The rise of killer robots is now unstoppable and a new digital Geneva Convention is essential to protect the world from the growing threat they pose, according to the President of the world’s biggest technology company.
In an interview with The Telegraph, Brad Smith, president of Microsoft, said the use of 'lethal autonomous weapon systems' poses a host of new ethical questions which need to be considered by governments as a matter of urgency.
He said the rapidly advancing technology, in which flying, swimming or walking drones can be equipped with lethal weapons systems – missiles, bombs or guns – which could be programmed to operate entirely or partially autonomously, "ultimately will spread… to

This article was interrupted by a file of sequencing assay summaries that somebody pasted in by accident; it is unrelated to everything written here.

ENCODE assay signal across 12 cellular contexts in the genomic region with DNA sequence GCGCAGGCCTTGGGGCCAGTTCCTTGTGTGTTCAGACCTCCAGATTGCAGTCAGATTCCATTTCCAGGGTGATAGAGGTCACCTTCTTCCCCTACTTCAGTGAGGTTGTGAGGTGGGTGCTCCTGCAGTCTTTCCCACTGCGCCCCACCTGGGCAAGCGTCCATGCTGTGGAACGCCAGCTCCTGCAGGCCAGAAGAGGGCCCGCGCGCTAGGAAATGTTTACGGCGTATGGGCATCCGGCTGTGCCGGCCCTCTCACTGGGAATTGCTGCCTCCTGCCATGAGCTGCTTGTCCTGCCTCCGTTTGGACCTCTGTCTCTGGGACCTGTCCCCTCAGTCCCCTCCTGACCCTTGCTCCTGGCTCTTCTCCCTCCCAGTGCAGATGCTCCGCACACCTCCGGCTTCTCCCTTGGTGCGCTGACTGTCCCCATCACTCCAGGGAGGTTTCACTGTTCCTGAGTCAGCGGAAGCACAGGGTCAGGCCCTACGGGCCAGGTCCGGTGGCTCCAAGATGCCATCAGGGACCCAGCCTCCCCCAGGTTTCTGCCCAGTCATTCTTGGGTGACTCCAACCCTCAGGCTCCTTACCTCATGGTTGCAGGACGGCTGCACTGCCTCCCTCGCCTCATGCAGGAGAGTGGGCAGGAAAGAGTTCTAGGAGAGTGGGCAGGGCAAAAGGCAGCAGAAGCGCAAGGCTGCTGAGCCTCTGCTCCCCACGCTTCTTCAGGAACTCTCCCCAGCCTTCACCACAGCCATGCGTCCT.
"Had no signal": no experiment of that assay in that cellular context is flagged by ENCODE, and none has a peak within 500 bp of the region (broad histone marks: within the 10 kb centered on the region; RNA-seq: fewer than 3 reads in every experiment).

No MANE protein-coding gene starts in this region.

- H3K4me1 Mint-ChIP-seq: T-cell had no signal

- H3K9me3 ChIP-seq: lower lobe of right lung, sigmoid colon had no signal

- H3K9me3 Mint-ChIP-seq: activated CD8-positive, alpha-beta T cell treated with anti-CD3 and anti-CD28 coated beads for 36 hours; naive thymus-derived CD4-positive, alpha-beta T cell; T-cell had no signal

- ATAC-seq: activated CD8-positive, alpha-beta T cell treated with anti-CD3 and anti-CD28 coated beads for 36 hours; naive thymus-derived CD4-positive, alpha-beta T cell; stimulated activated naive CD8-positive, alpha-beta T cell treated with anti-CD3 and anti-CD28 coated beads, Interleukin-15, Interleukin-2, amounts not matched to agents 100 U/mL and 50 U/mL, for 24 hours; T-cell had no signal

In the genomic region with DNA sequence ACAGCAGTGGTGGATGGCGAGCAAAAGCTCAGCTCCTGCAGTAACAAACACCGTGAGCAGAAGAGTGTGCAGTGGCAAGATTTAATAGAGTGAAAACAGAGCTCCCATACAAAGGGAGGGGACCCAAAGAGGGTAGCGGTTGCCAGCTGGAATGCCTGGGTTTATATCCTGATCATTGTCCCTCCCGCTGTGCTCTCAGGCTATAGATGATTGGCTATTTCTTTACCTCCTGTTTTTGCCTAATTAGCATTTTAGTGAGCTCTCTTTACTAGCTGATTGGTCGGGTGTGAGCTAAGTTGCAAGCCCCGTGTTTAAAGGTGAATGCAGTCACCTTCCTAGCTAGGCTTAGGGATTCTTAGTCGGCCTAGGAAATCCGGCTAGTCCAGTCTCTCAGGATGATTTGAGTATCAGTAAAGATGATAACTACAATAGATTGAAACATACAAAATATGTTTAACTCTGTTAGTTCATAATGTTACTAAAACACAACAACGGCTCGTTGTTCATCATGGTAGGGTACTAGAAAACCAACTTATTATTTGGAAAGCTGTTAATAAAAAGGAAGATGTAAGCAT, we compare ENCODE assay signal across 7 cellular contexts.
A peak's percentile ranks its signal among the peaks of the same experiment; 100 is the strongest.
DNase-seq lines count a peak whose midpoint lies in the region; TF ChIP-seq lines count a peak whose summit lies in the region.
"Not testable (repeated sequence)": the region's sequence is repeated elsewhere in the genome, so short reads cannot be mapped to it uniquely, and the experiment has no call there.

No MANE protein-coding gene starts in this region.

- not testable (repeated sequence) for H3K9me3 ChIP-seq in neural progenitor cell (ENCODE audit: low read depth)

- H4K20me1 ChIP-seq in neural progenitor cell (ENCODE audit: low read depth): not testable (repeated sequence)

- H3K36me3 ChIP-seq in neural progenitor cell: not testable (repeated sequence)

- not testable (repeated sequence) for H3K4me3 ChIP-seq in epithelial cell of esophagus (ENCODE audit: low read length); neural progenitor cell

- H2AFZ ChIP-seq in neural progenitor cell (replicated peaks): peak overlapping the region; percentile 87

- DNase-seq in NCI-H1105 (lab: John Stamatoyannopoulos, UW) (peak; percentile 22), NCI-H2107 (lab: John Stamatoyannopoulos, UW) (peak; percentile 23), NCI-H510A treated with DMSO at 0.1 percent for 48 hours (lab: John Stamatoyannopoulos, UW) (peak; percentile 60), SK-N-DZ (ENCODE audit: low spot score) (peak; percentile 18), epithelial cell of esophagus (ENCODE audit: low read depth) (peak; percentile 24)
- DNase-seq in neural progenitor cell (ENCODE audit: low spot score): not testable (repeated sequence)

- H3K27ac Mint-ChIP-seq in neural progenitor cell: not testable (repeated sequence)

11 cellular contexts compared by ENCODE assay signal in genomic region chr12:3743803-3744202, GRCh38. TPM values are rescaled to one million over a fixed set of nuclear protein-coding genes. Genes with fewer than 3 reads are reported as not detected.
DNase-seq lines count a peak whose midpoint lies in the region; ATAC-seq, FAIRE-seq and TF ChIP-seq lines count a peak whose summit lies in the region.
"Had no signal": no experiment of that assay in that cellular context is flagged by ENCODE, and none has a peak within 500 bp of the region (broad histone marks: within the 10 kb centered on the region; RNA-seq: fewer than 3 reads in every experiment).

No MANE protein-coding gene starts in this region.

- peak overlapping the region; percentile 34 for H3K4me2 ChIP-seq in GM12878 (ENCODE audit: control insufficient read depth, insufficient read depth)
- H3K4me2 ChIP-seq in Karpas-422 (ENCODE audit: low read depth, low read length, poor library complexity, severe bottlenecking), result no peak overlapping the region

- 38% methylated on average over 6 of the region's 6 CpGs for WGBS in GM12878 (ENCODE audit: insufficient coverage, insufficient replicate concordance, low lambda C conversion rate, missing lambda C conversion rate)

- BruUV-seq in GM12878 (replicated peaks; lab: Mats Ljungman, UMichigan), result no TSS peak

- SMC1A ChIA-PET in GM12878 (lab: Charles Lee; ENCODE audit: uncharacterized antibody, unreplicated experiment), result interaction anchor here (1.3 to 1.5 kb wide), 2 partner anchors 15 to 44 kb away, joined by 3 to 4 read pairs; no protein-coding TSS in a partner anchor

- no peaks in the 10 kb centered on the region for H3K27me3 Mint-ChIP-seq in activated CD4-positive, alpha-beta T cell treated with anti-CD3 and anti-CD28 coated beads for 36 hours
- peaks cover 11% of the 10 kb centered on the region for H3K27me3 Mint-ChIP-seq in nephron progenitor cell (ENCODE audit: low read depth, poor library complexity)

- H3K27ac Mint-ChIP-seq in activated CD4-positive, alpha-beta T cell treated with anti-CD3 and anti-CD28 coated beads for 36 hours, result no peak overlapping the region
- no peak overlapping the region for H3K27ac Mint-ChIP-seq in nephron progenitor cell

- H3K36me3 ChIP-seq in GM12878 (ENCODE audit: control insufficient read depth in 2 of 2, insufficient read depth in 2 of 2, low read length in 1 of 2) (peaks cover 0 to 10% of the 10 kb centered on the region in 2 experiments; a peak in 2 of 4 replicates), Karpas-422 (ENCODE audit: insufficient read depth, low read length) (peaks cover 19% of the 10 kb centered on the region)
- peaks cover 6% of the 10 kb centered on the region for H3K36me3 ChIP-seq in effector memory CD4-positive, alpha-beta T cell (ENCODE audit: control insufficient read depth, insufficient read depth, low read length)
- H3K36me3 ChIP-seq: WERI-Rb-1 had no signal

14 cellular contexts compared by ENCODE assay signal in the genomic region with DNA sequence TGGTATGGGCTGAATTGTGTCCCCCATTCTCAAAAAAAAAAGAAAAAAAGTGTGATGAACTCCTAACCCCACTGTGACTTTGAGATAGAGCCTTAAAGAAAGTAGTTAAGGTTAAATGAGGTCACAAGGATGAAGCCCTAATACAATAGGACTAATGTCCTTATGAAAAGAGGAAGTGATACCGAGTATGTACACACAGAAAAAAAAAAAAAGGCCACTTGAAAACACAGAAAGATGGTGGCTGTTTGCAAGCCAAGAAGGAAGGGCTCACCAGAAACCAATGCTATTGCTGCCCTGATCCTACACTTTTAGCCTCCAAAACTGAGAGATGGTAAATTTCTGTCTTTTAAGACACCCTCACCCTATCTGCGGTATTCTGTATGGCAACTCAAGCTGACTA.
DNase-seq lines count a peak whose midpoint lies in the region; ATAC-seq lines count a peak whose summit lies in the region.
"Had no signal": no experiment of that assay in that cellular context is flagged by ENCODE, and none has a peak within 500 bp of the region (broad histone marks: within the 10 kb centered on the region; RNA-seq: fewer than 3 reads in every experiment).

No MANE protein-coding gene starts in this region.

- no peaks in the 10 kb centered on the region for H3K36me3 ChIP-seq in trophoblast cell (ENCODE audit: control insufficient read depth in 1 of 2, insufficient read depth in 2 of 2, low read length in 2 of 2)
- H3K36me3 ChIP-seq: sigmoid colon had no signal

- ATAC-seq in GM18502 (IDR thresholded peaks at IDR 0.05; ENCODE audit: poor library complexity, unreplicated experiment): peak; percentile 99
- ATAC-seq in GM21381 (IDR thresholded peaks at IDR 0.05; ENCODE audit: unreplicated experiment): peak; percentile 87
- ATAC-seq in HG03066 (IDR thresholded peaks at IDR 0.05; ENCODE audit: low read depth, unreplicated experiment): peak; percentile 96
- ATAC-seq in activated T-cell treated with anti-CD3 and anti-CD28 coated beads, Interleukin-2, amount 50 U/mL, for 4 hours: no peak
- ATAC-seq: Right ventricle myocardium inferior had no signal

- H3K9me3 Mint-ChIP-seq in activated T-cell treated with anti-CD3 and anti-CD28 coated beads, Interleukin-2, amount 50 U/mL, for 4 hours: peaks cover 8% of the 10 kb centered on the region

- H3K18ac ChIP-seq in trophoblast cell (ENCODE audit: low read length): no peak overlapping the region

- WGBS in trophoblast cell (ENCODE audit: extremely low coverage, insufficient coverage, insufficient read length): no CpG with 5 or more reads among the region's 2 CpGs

The US, China, Israel, South Korea, Russia and the UK are all developing weapon systems with a significant degree of autonomy in the critical functions of selecting and attacking targets.
The technology is a growing focus for many militaries because replacing troops with machines can make the decision to go to war easier.
But it remains unclear who is responsible for deaths or injuries caused by a machine – the developer, manufacturer, commander or the device
source/ the telegraph